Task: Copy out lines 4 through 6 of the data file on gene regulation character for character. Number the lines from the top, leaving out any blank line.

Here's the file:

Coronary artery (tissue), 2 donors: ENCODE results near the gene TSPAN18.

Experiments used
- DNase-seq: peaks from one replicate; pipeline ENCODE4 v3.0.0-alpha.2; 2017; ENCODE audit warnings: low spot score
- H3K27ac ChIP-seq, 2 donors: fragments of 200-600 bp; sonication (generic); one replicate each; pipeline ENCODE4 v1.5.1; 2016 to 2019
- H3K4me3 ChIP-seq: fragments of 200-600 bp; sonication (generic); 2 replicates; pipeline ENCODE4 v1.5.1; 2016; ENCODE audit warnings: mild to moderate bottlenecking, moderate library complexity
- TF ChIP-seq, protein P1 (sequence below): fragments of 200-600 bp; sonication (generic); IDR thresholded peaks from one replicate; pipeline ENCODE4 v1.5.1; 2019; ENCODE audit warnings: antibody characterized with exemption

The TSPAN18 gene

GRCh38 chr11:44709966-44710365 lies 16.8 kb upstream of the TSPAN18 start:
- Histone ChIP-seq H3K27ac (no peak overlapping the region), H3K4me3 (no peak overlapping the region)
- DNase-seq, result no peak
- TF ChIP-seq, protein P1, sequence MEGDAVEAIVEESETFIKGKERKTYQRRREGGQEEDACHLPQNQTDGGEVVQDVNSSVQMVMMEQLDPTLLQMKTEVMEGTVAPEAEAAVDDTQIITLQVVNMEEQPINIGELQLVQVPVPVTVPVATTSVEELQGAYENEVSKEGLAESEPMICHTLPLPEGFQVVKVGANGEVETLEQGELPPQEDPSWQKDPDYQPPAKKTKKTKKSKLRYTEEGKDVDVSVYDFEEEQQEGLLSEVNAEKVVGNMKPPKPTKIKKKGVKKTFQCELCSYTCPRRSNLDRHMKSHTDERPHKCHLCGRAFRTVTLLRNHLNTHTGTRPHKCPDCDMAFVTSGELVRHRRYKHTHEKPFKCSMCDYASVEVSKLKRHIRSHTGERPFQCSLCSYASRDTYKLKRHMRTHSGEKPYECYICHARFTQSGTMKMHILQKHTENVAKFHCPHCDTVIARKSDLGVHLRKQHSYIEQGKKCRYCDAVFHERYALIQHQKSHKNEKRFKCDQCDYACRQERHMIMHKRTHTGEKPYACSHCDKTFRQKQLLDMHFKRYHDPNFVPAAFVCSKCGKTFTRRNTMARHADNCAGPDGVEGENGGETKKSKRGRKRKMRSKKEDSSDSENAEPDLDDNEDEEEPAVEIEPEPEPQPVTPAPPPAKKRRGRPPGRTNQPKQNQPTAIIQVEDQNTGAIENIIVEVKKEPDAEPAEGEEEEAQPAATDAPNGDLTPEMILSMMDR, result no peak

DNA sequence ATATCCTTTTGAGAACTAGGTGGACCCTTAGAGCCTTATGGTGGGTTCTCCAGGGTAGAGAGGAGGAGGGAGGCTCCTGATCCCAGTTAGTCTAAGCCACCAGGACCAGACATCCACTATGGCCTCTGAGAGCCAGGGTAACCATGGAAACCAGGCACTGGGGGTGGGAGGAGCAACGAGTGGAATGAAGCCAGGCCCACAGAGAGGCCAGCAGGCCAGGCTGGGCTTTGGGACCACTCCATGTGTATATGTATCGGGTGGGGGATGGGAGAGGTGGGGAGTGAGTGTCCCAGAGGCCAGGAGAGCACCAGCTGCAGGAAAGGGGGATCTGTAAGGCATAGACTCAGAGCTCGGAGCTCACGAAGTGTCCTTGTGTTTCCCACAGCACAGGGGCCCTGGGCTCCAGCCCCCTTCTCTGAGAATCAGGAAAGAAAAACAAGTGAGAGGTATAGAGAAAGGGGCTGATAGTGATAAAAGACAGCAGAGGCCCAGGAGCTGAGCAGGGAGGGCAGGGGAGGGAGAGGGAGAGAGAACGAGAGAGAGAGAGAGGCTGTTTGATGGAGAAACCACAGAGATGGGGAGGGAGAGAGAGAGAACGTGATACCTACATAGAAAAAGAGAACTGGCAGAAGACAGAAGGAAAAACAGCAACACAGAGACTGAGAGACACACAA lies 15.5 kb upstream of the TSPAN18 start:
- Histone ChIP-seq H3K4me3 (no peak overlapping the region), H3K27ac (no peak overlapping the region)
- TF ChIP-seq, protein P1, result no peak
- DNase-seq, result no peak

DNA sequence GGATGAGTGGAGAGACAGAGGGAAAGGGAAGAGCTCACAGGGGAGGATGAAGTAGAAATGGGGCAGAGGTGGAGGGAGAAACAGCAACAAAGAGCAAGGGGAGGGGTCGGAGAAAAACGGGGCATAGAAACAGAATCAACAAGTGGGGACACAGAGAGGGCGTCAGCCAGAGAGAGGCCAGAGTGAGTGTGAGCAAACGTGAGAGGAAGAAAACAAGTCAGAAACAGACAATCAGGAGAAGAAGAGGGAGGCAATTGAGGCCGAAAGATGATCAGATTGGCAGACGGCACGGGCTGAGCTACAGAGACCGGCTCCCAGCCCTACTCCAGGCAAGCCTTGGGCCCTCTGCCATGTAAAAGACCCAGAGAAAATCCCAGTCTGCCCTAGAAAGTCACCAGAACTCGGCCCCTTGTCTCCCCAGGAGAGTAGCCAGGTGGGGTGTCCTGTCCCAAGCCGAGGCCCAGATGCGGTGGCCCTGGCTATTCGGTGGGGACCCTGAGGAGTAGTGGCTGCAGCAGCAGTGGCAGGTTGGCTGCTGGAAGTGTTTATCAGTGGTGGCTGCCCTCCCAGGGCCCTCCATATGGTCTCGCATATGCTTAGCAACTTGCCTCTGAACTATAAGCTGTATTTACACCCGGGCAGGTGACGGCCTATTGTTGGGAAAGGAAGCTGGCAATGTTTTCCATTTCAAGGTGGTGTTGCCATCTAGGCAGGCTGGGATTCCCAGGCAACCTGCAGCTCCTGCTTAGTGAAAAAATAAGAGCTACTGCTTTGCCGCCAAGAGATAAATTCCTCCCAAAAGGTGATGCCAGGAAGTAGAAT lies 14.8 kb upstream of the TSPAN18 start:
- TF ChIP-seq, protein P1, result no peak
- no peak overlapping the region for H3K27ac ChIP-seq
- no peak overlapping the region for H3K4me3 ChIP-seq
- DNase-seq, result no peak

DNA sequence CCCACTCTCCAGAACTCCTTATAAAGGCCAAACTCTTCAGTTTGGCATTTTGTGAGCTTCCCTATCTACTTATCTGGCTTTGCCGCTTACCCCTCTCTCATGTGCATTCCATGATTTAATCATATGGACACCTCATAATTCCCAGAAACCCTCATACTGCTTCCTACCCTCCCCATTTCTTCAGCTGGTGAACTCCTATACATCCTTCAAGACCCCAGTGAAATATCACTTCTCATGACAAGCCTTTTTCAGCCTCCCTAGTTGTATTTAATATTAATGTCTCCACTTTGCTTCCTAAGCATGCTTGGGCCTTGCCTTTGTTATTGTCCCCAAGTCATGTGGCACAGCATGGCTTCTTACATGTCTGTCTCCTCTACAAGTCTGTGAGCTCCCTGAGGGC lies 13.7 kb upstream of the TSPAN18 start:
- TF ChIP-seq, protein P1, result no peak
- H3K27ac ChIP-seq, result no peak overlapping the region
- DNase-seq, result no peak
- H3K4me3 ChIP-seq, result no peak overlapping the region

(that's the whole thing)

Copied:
- H3K27ac ChIP-seq, 2 donors: fragments of 200-600 bp; sonication (generic); one replicate each; pipeline ENCODE4 v1.5.1; 2016 to 2019
- H3K4me3 ChIP-seq: fragments of 200-600 bp; sonication (generic); 2 replicates; pipeline ENCODE4 v1.5.1; 2016; ENCODE audit warnings: mild to moderate bottlenecking, moderate library complexity
- TF ChIP-seq, protein P1 (sequence below): fragments of 200-600 bp; sonication (generic); IDR thresholded peaks from one replicate; pipeline ENCODE4 v1.5.1; 2019; ENCODE audit warnings: antibody characterized with exemption